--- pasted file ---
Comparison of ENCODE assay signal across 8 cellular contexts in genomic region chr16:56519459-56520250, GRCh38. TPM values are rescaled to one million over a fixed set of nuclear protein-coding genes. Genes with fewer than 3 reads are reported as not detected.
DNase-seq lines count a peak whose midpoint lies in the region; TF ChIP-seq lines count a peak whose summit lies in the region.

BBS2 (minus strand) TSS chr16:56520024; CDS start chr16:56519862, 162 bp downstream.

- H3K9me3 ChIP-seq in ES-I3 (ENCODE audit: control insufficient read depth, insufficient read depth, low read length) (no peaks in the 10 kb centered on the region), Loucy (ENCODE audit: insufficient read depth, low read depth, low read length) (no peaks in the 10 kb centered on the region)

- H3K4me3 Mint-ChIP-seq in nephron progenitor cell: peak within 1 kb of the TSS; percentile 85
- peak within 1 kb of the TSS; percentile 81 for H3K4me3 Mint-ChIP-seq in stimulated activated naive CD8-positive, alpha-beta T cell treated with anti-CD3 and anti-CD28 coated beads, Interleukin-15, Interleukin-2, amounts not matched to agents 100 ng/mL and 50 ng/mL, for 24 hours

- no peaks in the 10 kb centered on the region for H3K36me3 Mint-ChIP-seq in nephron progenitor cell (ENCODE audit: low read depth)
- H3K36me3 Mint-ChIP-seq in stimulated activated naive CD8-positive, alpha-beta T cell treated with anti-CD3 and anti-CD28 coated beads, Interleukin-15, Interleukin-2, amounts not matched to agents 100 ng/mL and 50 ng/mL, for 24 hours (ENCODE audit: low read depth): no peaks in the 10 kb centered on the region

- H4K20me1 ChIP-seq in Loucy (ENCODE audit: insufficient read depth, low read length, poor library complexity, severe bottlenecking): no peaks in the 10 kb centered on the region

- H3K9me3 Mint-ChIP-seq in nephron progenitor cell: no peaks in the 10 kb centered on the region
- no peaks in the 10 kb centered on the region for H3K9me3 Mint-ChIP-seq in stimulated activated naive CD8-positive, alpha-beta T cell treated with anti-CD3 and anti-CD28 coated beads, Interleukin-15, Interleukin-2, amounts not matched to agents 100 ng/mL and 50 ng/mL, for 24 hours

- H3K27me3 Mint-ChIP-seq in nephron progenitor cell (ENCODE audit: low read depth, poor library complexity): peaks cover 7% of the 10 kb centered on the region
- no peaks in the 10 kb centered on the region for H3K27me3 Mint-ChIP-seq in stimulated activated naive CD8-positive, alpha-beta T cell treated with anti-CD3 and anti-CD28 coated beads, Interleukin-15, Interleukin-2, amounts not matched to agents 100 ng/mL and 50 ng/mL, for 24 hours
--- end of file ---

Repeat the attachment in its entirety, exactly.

Comparison of ENCODE assay signal across 8 cellular contexts in genomic region chr16:56519459-56520250, GRCh38. TPM values are rescaled to one million over a fixed set of nuclear protein-coding genes. Genes with fewer than 3 reads are reported as not detected.
DNase-seq lines count a peak whose midpoint lies in the region; TF ChIP-seq lines count a peak whose summit lies in the region.

BBS2 (minus strand) TSS chr16:56520024; CDS start chr16:56519862, 162 bp downstream.

- H3K9me3 ChIP-seq in ES-I3 (ENCODE audit: control insufficient read depth, insufficient read depth, low read length) (no peaks in the 10 kb centered on the region), Loucy (ENCODE audit: insufficient read depth, low read depth, low read length) (no peaks in the 10 kb centered on the region)

- H3K4me3 Mint-ChIP-seq in nephron progenitor cell: peak within 1 kb of the TSS; percentile 85
- peak within 1 kb of the TSS; percentile 81 for H3K4me3 Mint-ChIP-seq in stimulated activated naive CD8-positive, alpha-beta T cell treated with anti-CD3 and anti-CD28 coated beads, Interleukin-15, Interleukin-2, amounts not matched to agents 100 ng/mL and 50 ng/mL, for 24 hours

- no peaks in the 10 kb centered on the region for H3K36me3 Mint-ChIP-seq in nephron progenitor cell (ENCODE audit: low read depth)
- H3K36me3 Mint-ChIP-seq in stimulated activated naive CD8-positive, alpha-beta T cell treated with anti-CD3 and anti-CD28 coated beads, Interleukin-15, Interleukin-2, amounts not matched to agents 100 ng/mL and 50 ng/mL, for 24 hours (ENCODE audit: low read depth): no peaks in the 10 kb centered on the region

- H4K20me1 ChIP-seq in Loucy (ENCODE audit: insufficient read depth, low read length, poor library complexity, severe bottlenecking): no peaks in the 10 kb centered on the region

- H3K9me3 Mint-ChIP-seq in nephron progenitor cell: no peaks in the 10 kb centered on the region
- no peaks in the 10 kb centered on the region for H3K9me3 Mint-ChIP-seq in stimulated activated naive CD8-positive, alpha-beta T cell treated with anti-CD3 and anti-CD28 coated beads, Interleukin-15, Interleukin-2, amounts not matched to agents 100 ng/mL and 50 ng/mL, for 24 hours

- H3K27me3 Mint-ChIP-seq in nephron progenitor cell (ENCODE audit: low read depth, poor library complexity): peaks cover 7% of the 10 kb centered on the region
- no peaks in the 10 kb centered on the region for H3K27me3 Mint-ChIP-seq in stimulated activated naive CD8-positive, alpha-beta T cell treated with anti-CD3 and anti-CD28 coated beads, Interleukin-15, Interleukin-2, amounts not matched to agents 100 ng/mL and 50 ng/mL, for 24 hours